Mr. Pooter soon proves to us that he certainly is not a "Somebody" but the little details of his so little life are surprisingly engaging and eventually, as you close and shelve the book, you find that you can feel at least a "warm regard" for this character. Of course, few of us will be able to hold him in the highly pretentious regard he holds himself, or enjoy his "puns" and little jokes quite as much as he does!

But most readers will find they have a chuckling sympathy for Mr. Pooter's struggle for a decent life.
None of your respondents seem to be aware of Grossmith's first claim to fame: "Grossmith is best remembered for two aspects of his career. First, he created a series of nine memorable characters in the comic operas of Gilbert and Sullivan from 1877 to 1889, including Sir Joseph Porter, in H.M.S. Pinafore (1878), the Major-General in The Pirates of Penzance (1880) and Ko-Ko in The Mikado (1885–87)."
I've read this and also listened to the audio. A good old fashioned classic that isn't very long, but still enjoyable with subtle humor throughout. It reminded me a bit of the Augustus Carp book, only not quite as funny.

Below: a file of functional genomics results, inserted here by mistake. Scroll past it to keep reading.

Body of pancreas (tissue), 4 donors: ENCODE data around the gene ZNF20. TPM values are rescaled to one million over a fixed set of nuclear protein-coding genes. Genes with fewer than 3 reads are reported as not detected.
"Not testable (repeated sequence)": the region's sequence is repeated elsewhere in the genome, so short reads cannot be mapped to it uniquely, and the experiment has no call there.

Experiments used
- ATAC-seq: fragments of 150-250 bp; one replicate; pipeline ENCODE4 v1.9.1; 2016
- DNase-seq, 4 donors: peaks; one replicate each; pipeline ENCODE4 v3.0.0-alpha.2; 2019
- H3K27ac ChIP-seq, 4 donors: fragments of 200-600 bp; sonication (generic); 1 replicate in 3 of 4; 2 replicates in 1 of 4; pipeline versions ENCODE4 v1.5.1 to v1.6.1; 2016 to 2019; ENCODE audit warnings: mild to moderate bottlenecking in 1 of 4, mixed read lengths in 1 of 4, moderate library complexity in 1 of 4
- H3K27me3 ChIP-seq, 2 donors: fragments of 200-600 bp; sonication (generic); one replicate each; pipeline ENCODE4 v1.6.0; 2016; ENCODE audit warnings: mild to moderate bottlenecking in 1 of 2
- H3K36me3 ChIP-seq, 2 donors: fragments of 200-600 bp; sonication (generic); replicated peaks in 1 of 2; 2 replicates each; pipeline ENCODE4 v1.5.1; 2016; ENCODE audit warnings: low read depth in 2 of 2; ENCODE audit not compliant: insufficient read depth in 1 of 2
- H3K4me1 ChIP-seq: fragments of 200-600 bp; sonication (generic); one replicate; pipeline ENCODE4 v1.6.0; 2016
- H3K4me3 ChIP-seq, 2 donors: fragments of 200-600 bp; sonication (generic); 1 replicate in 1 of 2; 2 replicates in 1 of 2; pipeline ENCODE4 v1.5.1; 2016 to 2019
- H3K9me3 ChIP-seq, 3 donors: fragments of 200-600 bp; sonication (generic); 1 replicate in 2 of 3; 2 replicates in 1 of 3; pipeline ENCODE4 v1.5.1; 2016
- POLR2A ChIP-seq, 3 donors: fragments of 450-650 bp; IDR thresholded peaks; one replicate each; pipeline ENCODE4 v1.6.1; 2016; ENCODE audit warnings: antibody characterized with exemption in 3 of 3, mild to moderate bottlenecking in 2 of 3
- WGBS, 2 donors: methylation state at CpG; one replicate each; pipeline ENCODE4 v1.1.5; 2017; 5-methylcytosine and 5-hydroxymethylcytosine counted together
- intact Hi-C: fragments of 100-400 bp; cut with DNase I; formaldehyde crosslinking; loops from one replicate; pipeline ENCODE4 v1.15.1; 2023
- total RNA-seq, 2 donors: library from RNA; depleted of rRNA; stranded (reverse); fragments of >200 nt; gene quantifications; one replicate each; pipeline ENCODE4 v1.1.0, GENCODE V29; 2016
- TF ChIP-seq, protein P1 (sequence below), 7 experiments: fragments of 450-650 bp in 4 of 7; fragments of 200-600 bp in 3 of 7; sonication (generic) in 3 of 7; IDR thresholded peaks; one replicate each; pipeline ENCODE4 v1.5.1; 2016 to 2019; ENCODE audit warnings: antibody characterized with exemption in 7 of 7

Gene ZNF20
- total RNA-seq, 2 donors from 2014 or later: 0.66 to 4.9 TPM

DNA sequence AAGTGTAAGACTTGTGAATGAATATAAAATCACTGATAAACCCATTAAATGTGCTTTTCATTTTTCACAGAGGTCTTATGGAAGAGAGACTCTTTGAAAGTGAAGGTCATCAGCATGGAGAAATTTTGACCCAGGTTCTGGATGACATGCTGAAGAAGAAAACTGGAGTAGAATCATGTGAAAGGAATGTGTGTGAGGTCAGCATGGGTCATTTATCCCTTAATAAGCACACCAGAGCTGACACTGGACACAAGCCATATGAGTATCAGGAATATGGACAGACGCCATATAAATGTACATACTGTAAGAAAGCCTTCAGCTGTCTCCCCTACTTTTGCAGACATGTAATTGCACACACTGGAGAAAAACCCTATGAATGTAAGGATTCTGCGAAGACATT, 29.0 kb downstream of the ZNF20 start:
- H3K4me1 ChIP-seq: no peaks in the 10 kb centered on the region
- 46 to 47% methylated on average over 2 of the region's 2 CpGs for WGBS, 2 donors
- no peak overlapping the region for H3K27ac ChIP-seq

I first came across this little book at the British Embassy Library in Jakarta, Indonesia. A hardback commemorative edition was featured one month and upon checking it out I fell in love with it. There is something so brave and human about Mr. Pooter and his lifemate Carrie. His love of wife and home, his strivings to conform to the latest "art and Crafts" trends and his little bumps along the way are so endearing. One of the most humorous themes in the book is the flummoxing nature of Mr. Pooter's non-conformist son who inexplicably decides to rename himself Lupin. Written as a parody to mock the striving lower middle class, there is nontheless, a completely recognizable humanity in the estimable and honorable Mr. Pooter which elevates him worthy of at least a "fanfare for the Common Man."
Hawk Flying
If you want to spring back into the day-to-day mediocrity of middle-class England in the late 1800s, this is the book. It was easy reading after a day's work and made me laugh. It was interesting to see that even back then the young, up-and-coming generation thought much differently than their parents.
Dry humour. Mr Pooter narrates his daily life and its troubles with a beautiful deadpan delivery. A wonderful insight into the Victorian Middle Class and an absolute must if you have enjoyed other Victorian classics like Three Men in a Boat